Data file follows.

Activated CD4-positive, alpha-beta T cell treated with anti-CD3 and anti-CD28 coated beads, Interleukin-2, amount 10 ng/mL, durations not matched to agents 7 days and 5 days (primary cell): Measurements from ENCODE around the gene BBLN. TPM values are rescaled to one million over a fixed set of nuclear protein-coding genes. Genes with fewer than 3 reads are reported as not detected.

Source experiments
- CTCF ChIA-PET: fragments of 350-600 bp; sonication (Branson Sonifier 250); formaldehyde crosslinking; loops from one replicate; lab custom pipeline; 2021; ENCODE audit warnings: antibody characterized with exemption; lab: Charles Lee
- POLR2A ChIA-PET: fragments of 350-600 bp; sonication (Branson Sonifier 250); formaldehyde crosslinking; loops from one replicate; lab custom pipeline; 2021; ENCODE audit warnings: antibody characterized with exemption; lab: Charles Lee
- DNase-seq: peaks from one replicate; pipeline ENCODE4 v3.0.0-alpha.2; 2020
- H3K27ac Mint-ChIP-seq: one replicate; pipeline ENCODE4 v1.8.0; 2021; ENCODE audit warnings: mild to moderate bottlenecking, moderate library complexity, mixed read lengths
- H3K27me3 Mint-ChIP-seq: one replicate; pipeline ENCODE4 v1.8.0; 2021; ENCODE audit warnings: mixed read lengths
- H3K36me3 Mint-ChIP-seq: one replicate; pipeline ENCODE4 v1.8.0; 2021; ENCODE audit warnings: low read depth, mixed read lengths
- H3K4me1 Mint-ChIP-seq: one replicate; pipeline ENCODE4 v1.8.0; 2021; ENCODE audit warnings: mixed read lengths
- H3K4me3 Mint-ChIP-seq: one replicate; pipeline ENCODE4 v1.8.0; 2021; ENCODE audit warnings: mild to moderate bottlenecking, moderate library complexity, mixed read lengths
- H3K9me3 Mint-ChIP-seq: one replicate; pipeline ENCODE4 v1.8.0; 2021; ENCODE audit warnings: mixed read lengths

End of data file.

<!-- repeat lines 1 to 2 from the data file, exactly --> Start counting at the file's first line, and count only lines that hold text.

Activated CD4-positive, alpha-beta T cell treated with anti-CD3 and anti-CD28 coated beads, Interleukin-2, amount 10 ng/mL, durations not matched to agents 7 days and 5 days (primary cell): Measurements from ENCODE around the gene BBLN. TPM values are rescaled to one million over a fixed set of nuclear protein-coding genes. Genes with fewer than 3 reads are reported as not detected.

Source experiments